Articles | Volume 14, issue 3
Hydrol. Earth Syst. Sci., 14, 603–612, 2010
https://doi.org/10.5194/hess-14-603-2010
Hydrol. Earth Syst. Sci., 14, 603–612, 2010
https://doi.org/10.5194/hess-14-603-2010

  30 Mar 2010

30 Mar 2010

An experiment on the evolution of an ensemble of neural networks for streamflow forecasting

M.-A. Boucher, J.-P. Laliberté, and F. Anctil M.-A. Boucher et al.
  • Chaire de recherche EDS en prévisions et actions hydrologiques, Département de génie civil, Université Laval, Pavillon Pouliot, Québec, G1K 7P4, Canada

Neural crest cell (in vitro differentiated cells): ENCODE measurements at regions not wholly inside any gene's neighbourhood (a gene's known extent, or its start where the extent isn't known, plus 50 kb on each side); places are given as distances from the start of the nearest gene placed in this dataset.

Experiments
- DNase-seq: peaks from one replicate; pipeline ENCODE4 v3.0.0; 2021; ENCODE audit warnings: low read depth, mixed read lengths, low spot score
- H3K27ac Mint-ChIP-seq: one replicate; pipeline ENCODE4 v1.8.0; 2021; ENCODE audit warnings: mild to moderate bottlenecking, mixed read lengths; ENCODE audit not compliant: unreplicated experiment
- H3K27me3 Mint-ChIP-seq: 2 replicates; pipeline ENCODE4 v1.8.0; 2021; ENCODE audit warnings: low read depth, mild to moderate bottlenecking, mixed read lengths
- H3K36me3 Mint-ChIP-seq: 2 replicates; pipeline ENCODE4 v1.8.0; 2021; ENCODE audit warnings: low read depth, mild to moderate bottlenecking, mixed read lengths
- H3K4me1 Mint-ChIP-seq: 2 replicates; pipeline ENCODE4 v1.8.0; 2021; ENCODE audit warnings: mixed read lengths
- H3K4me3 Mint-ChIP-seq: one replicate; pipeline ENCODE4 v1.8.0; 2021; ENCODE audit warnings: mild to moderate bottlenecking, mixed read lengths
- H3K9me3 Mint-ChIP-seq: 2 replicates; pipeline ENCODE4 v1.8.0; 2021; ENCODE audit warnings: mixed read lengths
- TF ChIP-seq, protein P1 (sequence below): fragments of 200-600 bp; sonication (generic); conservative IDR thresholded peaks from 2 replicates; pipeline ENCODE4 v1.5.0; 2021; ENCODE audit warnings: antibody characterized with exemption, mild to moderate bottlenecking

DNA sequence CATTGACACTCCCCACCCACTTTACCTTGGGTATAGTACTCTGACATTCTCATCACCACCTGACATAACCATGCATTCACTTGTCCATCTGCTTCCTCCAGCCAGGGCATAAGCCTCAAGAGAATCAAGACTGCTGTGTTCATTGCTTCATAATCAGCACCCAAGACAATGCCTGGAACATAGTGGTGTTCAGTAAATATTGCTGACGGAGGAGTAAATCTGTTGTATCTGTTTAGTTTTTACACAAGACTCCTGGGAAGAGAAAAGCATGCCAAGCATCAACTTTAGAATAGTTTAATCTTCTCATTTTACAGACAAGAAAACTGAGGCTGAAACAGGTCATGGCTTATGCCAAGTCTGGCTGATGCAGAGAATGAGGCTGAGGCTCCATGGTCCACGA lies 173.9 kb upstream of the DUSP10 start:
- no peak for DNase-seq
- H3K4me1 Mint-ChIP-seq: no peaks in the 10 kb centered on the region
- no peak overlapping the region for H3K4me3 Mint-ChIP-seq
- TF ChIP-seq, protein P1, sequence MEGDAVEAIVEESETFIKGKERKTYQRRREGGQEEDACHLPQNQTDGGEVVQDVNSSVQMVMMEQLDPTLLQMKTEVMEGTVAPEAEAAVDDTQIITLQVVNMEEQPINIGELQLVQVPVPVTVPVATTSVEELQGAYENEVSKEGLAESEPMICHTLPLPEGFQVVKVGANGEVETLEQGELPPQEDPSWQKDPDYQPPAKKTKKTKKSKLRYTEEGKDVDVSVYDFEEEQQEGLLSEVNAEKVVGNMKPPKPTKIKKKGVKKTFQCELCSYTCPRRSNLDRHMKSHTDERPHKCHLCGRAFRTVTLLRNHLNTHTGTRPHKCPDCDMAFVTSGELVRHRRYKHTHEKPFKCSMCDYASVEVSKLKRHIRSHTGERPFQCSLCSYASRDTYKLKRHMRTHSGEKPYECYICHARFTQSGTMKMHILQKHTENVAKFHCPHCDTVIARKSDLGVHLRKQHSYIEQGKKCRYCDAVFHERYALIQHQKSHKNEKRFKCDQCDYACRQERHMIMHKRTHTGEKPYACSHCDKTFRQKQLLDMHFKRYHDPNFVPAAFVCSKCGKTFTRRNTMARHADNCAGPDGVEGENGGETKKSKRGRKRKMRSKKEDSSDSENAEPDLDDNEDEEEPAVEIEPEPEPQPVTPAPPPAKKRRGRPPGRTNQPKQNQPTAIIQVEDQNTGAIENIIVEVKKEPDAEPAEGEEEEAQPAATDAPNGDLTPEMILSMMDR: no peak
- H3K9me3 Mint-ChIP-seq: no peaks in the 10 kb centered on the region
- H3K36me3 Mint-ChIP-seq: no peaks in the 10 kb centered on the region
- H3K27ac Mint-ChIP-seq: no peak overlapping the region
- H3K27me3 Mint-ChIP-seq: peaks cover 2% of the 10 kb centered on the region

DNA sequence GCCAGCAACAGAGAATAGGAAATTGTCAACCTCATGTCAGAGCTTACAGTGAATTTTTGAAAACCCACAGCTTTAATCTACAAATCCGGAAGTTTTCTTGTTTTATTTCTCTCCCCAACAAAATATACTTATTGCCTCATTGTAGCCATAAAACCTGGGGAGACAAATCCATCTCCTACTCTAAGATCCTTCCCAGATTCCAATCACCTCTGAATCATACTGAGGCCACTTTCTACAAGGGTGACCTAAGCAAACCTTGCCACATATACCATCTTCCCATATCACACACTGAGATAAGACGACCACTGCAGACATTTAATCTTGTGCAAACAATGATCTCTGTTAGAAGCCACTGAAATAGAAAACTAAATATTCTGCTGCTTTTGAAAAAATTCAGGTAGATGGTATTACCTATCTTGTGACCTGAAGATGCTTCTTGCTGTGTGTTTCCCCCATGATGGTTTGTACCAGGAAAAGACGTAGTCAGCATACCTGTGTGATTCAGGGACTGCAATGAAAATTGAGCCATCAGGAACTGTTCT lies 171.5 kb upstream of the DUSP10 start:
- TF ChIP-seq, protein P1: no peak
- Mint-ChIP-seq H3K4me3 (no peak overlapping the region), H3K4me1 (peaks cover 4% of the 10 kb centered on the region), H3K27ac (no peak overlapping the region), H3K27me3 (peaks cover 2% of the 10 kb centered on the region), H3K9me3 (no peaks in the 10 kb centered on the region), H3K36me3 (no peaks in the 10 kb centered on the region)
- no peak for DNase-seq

Abstract. We present an experiment on fifty multilayer perceptrons trained for streamflow forecasting on three watersheds using bootstrapped input series. This type of neural network is common in hydrology and using multiple training repetitions (ensembling) is a popular practice: the information issued by the ensemble is then aggregated and considered to be the final output. Some authors proposed that the ensemble could serve the calculation of confidence intervals around the ensemble mean. In the following, we are interested in the reliability of confidence intervals obtained in such fashion and in tracking the evolution of the ensemble of neural networks during the training process. For each iteration of this process, the mean of the ensemble is computed along with various confidence intervals. The performance of the ensemble mean is evaluated based on the mean absolute error. Since the ensemble of neural networks resemble an ensemble streamflow forecast, we also use ensemble-specific quality assessment tools such as the Continuous Ranked Probability Score to quantify the forecasting performance of the ensemble formed by the neural networks repetitions. We show that while the performance of the single predictor formed by the ensemble mean improves throughout the training process, the reliability of the associated confidence intervals starts to decrease shortly after the initiation of this process. While there is no moment during the training where the reliability of the confidence intervals is perfect, we show that it is best after approximately 5 to 10 iterations, depending on the basin. We also show that the Continuous Ranked Probability Score and the logarithmic score do not evolve in the same fashion during the training, due to a particularity of the logarithmic score.